February 2018 issue

January 2018 issue














Each issue will include an editorial on a topic that is important for the profession of pharmacy, as well as a review of a new drug that includes a comparison of the new drug with previously marketed drugs that are most similar in activity, and a New Drug Comparison Rating (NDCR) for the new drug. Read on for this month's issue.

July 2015 Issue [Download PDF format]
In this issue:
EditorialNew Drug Review

Time Out!*

My primary symptoms were fatigue and shortness of breath upon exertion that continued to worsen. A visit to my family physician in mid-April revealed abnormalities in my electrocardiogram (EKG) and a low hemoglobin concentration. I was referred to my cardiologist who ordered an echocardiogram and a stress test (that was very brief because of my acute shortness of breath). The results suggested probable blockage of blood vessels, a need for cardiac catheterization, and an expectation that I would need to have one or more stents inserted. My cardiologist responded to the results of the catheterization by observing that he was "thrilled but surprised." He was thrilled because the procedure did not identify any problem associated with my heart or blood vessels, but surprised because he expected otherwise. This was great news but not an explanation for my worsening symptoms, and an appointment with a hematologist was scheduled.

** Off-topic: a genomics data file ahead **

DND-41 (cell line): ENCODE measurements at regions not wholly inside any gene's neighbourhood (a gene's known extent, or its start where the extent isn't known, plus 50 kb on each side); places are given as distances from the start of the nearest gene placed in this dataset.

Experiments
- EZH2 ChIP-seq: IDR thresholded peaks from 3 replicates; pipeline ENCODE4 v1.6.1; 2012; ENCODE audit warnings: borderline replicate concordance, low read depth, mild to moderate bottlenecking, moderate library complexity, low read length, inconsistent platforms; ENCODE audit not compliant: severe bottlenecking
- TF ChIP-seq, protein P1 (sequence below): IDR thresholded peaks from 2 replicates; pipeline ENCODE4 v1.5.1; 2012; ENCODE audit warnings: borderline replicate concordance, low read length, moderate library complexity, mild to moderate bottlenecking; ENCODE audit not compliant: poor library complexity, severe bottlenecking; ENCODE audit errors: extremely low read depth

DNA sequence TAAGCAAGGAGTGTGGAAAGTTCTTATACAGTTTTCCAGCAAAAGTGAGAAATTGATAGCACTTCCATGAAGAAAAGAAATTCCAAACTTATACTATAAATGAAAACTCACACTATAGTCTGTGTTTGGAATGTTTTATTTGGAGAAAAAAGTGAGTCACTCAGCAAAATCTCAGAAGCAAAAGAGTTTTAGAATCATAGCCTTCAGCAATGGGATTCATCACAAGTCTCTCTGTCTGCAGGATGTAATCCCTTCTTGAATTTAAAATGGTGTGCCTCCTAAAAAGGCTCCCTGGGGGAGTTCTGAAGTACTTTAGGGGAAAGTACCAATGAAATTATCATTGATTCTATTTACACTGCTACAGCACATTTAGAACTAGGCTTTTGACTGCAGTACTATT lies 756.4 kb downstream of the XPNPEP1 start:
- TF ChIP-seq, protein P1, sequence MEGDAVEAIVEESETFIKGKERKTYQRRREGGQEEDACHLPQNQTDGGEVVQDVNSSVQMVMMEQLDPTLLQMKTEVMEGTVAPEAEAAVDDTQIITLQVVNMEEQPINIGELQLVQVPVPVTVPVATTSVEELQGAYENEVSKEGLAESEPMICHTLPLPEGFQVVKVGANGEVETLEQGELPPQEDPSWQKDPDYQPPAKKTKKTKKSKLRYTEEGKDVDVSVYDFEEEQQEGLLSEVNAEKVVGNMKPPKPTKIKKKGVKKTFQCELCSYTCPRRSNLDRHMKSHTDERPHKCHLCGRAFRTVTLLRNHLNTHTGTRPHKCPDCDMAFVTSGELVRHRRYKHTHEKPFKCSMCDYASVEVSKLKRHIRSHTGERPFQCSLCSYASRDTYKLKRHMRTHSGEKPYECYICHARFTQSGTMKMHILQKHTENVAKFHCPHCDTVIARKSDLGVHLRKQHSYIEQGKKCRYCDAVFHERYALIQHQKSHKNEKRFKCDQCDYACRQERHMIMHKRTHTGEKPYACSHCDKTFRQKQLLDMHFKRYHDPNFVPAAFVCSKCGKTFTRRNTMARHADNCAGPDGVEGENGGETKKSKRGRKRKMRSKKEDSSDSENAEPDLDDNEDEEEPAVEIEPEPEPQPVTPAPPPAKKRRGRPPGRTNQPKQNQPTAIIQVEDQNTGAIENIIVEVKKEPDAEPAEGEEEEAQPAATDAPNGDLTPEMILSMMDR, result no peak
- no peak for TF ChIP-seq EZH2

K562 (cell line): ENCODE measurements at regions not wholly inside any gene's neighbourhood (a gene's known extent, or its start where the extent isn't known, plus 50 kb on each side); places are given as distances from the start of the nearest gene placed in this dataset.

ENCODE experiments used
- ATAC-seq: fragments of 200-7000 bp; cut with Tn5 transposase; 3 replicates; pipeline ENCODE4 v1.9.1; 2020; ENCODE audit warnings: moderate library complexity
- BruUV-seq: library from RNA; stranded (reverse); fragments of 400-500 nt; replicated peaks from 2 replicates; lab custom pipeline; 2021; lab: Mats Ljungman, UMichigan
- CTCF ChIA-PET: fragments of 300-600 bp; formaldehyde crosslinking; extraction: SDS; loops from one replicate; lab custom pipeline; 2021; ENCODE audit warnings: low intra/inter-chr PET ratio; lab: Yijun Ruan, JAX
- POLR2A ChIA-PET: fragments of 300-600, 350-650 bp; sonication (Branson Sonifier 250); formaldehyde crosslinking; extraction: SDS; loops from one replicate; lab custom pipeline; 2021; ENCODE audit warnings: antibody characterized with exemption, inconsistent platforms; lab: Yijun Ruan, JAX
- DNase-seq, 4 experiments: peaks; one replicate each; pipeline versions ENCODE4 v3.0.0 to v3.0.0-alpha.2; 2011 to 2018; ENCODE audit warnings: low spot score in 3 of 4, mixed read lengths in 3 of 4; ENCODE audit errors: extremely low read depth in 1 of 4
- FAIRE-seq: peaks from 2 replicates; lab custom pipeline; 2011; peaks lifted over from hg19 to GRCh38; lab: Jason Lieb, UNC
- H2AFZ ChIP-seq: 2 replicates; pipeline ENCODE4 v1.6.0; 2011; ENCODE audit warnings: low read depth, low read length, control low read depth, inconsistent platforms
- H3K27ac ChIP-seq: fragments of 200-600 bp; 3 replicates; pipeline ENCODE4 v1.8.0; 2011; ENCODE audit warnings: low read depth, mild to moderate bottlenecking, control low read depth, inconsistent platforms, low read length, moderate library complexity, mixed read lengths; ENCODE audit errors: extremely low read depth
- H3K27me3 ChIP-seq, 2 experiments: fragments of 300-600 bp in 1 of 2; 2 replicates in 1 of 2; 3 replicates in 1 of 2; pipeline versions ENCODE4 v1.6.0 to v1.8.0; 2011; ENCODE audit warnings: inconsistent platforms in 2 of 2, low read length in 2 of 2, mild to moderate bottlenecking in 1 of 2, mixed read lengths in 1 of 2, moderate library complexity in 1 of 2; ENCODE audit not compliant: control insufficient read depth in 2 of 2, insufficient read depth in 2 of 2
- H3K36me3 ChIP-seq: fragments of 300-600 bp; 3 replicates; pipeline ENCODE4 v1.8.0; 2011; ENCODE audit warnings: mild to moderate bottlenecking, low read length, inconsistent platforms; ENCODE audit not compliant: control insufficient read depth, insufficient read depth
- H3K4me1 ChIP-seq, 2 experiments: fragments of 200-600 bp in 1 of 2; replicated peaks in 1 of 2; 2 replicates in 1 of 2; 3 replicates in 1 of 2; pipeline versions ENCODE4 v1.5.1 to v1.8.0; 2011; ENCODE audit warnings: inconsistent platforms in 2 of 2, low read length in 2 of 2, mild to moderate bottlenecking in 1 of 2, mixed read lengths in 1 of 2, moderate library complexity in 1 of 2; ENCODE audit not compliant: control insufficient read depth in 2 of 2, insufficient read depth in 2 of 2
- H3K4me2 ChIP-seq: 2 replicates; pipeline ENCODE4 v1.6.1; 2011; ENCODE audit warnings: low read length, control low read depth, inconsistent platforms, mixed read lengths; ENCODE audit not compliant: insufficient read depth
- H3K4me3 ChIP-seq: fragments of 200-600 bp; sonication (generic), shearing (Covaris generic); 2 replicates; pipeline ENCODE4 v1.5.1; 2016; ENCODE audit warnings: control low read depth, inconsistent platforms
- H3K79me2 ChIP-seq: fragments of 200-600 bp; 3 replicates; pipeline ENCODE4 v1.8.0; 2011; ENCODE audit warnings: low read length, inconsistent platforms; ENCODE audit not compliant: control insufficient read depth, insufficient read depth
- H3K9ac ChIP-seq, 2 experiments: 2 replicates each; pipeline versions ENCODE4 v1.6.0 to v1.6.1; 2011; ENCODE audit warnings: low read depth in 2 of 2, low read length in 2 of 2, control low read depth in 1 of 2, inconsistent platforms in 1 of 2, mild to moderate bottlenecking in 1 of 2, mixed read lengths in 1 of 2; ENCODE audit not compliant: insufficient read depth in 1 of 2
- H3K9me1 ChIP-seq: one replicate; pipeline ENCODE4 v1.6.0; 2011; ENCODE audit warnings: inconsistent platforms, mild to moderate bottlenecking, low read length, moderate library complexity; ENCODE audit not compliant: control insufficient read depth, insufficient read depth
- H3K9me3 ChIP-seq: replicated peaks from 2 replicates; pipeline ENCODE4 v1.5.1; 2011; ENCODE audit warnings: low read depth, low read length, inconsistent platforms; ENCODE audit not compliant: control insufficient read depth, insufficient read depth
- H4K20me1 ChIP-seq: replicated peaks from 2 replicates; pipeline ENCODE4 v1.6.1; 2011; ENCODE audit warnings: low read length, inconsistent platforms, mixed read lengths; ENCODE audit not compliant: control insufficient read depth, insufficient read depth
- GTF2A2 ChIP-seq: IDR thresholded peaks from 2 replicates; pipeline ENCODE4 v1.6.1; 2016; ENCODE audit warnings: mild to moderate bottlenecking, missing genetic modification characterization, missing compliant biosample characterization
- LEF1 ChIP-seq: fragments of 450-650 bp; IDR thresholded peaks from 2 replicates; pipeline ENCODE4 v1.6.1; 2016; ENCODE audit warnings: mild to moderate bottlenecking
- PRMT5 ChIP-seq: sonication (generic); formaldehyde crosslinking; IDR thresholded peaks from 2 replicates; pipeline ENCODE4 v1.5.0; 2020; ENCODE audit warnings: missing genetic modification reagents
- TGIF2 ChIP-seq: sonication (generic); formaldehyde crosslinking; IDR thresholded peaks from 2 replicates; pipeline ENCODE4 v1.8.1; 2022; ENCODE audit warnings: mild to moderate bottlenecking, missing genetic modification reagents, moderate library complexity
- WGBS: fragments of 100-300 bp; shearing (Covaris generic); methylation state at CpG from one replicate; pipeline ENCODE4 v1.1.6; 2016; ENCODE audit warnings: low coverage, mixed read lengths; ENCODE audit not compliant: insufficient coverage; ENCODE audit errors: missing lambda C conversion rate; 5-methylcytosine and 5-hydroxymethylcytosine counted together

Several days later I experienced a minor cut while shaving with bleeding that would typically stop within seconds. However, the bleeding did not stop and continued for 10 minutes, 15 minutes. . . , and still did not stop. My wife Sue indicated that we should go to the Emergency Department of our local hospital but I did not feel that was necessary, primarily because I thought we would be viewed as over-reacting for going to the Emergency Department for a shaving cut. Fortunately, Sue's better judgment prevailed. My evaluation revealed a further reduction in the hemoglobin concentration and other hematologic abnormalities. I was admitted to the hospital and the hematologist ordered additional blood studies and a bone marrow biopsy. A diagnosis was determined – acute myeloid leukemia (AML). The hematologist informed me that the best hospital to be treated for AML was the Abramson Cancer Center (established through the generous philanthropy of healthcare management leader and pharmacist Leonard Abramson) at the Hospital of the University of Pennsylvania (HUP), and insisted that I be admitted the next day.